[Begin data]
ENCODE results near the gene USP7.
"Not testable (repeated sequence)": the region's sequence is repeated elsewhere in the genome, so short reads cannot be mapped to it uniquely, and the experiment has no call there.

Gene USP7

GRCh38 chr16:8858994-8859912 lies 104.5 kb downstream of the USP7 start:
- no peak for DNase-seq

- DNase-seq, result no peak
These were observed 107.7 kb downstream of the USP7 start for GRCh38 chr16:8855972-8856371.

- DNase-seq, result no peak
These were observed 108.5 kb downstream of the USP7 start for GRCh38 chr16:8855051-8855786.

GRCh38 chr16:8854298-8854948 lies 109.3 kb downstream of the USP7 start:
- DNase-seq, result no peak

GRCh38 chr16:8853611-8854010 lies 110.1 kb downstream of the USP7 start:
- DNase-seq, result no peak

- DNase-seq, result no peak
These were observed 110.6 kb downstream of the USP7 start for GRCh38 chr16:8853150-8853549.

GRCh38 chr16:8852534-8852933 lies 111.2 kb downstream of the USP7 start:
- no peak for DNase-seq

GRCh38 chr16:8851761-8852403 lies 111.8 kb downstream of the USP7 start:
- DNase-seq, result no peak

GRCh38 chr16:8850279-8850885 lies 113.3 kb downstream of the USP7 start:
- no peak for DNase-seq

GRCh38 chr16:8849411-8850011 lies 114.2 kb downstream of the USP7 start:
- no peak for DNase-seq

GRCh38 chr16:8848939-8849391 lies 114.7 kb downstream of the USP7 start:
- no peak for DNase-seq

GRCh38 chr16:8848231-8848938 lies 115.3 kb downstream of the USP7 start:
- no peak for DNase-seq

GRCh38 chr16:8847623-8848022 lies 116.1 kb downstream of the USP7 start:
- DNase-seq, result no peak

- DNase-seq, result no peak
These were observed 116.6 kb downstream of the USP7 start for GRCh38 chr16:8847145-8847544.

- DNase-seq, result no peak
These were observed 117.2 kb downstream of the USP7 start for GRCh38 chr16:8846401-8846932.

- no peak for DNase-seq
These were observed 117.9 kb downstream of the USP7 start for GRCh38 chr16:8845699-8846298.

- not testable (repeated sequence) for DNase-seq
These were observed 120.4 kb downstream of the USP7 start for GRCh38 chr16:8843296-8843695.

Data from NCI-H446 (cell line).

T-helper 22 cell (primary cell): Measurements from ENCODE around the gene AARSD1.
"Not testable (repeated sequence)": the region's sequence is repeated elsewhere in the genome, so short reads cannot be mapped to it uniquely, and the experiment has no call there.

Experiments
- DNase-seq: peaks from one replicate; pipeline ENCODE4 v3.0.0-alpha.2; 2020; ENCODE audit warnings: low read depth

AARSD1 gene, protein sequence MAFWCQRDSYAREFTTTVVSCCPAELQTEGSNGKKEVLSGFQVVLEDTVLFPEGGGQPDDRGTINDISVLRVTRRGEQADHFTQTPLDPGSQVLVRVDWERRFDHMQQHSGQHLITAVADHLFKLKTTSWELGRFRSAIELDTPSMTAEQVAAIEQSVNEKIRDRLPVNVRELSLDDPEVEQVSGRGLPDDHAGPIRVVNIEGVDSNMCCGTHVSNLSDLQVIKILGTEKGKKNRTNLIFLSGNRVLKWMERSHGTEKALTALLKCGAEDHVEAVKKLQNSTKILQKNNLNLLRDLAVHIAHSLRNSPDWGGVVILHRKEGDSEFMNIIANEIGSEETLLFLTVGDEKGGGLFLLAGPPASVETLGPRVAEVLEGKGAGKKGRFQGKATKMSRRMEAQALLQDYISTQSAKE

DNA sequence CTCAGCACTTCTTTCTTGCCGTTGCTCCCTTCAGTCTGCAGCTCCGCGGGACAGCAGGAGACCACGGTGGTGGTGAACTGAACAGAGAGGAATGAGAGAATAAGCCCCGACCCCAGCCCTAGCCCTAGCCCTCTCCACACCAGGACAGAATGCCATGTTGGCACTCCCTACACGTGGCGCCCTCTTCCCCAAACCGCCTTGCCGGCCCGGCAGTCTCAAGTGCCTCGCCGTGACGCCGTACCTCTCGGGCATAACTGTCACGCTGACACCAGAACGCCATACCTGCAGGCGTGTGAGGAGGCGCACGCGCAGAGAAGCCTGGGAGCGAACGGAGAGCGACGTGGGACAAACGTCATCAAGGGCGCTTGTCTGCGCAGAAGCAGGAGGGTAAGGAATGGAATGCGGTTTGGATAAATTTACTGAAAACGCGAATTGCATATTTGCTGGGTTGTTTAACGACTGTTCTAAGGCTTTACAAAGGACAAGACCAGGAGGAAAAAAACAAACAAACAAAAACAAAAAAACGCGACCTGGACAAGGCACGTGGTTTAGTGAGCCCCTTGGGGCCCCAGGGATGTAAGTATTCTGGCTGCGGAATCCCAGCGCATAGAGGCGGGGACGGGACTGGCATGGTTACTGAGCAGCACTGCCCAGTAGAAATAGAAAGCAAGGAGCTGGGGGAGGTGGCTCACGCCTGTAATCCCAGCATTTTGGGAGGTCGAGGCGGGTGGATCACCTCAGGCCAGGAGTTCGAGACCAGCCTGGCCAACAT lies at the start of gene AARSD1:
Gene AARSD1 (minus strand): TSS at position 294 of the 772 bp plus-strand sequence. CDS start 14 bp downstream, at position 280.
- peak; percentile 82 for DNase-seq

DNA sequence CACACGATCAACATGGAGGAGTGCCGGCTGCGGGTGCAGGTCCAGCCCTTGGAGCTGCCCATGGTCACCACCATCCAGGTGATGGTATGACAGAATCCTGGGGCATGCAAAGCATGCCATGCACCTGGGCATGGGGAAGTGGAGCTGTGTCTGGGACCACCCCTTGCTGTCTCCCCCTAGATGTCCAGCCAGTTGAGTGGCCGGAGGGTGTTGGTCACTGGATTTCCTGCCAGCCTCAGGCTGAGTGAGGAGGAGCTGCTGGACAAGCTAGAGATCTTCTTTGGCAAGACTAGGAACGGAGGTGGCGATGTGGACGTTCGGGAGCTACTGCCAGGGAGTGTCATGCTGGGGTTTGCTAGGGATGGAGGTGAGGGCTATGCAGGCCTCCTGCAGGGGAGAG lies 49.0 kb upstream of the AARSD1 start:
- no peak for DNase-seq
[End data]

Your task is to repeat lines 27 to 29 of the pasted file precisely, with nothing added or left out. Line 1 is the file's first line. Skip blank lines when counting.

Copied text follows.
- no peak for DNase-seq

GRCh38 chr16:8847623-8848022 lies 116.1 kb downstream of the USP7 start:
- DNase-seq, result no peak